1. Increased basal body temp. A rise in basal body temperature occurs due to the surge in progesterone following ovulation. Tracking basal body temperature can help pinpoint ovulation.
  2. Changes in cervical mucus. Cervical mucus becomes thin, clear, and slippery, resembling egg whites. This cervical fluid promotes sperm survival and facilitates fertilization.
  3. Heightened libido. You’ll likely experience an increase in sexual desire during the ovulatory phase, driven by hormonal changes that promote fertility.
  4. Ovulation pain. Some women may experience mild discomfort or pain in the lower abdomen, known as mittelschmerz, during ovulation. If you do, this is normal!
  5. Positive ovulation test. Ovulation predictor kits can detect the surge in luteinizing hormone (LH), indicating imminent ovulation.

Mental Characteristics

  1. Heightened energy and vitality. You may feel more energetic and vibrant during the ovulatory phase, attributed to hormonal shifts.
  2. Enhanced mood. This phase’s surge in estrogen positively impacts mood.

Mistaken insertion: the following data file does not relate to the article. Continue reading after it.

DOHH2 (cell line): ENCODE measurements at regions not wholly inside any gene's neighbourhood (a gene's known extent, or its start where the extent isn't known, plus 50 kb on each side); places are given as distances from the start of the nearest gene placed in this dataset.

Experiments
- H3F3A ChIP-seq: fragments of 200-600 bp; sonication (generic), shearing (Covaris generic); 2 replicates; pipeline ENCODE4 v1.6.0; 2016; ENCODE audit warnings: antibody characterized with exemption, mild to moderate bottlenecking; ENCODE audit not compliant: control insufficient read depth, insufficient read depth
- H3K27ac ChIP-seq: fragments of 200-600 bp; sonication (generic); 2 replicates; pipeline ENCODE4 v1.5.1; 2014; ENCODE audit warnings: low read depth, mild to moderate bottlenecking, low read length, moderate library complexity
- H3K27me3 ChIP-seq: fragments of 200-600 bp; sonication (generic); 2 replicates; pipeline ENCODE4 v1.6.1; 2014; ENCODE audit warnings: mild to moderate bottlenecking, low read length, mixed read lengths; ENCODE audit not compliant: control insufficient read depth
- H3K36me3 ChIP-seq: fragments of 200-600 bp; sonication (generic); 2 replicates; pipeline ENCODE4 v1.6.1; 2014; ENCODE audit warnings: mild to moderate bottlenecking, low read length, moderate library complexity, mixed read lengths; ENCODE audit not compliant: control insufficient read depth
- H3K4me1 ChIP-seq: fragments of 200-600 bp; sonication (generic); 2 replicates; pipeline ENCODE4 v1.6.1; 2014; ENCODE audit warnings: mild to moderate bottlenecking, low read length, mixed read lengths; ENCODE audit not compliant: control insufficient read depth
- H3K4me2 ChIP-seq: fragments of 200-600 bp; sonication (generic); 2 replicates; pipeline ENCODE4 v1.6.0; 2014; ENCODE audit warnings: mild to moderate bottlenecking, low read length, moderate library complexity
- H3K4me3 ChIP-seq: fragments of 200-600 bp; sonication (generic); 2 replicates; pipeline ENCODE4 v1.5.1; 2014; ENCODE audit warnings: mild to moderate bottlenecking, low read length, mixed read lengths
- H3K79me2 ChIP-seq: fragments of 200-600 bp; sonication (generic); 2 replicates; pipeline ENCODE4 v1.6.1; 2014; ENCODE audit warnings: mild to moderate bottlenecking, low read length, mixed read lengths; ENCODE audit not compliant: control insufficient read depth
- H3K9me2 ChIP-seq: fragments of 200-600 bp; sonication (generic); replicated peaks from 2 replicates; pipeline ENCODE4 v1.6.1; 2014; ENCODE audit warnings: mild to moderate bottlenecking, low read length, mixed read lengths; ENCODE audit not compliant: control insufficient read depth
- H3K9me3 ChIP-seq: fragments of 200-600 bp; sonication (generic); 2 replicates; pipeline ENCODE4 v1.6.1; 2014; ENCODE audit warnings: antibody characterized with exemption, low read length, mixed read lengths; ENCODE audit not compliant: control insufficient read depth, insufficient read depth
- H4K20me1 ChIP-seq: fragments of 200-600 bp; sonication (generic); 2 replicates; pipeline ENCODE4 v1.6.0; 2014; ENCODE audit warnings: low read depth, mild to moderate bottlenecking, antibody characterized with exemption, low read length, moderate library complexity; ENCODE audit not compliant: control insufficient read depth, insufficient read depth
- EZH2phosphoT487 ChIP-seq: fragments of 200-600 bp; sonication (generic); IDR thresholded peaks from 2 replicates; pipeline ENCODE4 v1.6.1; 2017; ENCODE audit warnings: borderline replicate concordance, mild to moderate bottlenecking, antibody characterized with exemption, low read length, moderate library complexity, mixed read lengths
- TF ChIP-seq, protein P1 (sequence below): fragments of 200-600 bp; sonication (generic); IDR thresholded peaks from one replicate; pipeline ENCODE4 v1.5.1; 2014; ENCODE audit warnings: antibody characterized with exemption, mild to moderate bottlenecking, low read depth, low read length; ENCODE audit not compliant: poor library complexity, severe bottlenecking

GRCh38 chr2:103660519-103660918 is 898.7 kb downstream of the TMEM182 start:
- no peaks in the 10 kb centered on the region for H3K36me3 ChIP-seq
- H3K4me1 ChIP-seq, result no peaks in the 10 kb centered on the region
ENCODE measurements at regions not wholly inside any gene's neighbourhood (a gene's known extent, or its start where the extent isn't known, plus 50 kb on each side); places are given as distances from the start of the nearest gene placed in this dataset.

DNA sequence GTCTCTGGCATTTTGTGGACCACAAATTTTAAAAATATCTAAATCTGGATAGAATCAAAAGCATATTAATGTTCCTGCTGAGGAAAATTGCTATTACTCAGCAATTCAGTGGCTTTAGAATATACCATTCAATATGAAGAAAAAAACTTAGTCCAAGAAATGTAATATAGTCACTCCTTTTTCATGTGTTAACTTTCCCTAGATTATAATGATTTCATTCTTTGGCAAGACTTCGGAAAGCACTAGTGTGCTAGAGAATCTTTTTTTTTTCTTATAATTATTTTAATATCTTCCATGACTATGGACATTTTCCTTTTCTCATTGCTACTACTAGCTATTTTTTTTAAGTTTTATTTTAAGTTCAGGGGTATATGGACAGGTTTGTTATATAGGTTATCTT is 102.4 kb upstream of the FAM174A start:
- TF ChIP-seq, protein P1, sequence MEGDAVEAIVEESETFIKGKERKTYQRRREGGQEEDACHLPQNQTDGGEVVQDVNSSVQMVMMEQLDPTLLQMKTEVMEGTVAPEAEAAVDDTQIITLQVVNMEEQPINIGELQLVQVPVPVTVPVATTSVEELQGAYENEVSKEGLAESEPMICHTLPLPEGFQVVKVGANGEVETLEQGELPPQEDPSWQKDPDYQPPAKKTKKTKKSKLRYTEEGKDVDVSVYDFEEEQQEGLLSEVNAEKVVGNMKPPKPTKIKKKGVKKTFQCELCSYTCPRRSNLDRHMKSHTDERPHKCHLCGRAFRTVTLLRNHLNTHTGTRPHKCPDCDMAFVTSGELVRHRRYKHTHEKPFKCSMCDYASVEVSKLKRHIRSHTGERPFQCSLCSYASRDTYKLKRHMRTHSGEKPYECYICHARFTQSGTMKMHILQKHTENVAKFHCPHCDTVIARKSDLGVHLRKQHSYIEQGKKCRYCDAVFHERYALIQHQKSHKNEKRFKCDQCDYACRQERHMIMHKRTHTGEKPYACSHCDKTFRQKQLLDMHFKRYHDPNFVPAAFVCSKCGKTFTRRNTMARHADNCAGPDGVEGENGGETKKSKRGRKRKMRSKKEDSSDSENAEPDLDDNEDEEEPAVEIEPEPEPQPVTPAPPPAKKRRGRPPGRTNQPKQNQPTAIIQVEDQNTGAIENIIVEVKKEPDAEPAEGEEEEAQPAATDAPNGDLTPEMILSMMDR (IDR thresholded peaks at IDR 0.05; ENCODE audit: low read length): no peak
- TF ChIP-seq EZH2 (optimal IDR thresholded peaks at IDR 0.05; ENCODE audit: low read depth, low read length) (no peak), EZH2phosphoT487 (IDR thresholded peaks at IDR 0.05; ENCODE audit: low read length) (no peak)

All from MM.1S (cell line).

3. Improved cognitive function. Some studies suggest that hormonal fluctuations during the ovulatory phase enhance cognitive abilities, such as memory and spatial awareness.
Woman sitting on bed in nightgown.

Supporting a Healthy Ovulatory Phase

Below are tried-and-true tips for nourishing this phase of your menstrual cycle.

Eat With Ovulation in Mind

As your period ends, focus on protein, choline, antioxidants, and omega-3 fatty acids. These nutrients play a role in supporting healthy follicles. And for general hormone health, don’t skimp on fiber-forward ingredients.

Amp up Your Workouts

Thanks to peak levels of estrogen, you’ve got energy to burn during ovulation. If there’s a time to push yourself, this is it! Take advantage of moderate-to-high-intensity workouts—HIIT classes, quicker paces, higher weights, etc.

Connect With Your People

Marked by increased energy and heightened mood, this phase is an excellent time for socializing, connecting, and networking. Schedule social events, parties, or outings with friends. Additionally, your body’s surge in estrogen may make it an ideal window to request that raise you’ve been too coy to ask for.

Get Quality Sleep

As always, sleep is crucial for hormonal regulation. Aim for 7-9 hours of quality sleep to support overall reproductive health.

Sweet potato chickpea bowl.

Foods to Eat During Ovulation

When it comes to syncing with your cycle, the power of nutrition can’t be overstated. During your ovulatory phase, focus on the following:

  • Leafy greens. Spinach, kale, Swiss chard, etc. They’re rich in folate, supporting ovulation and fertility.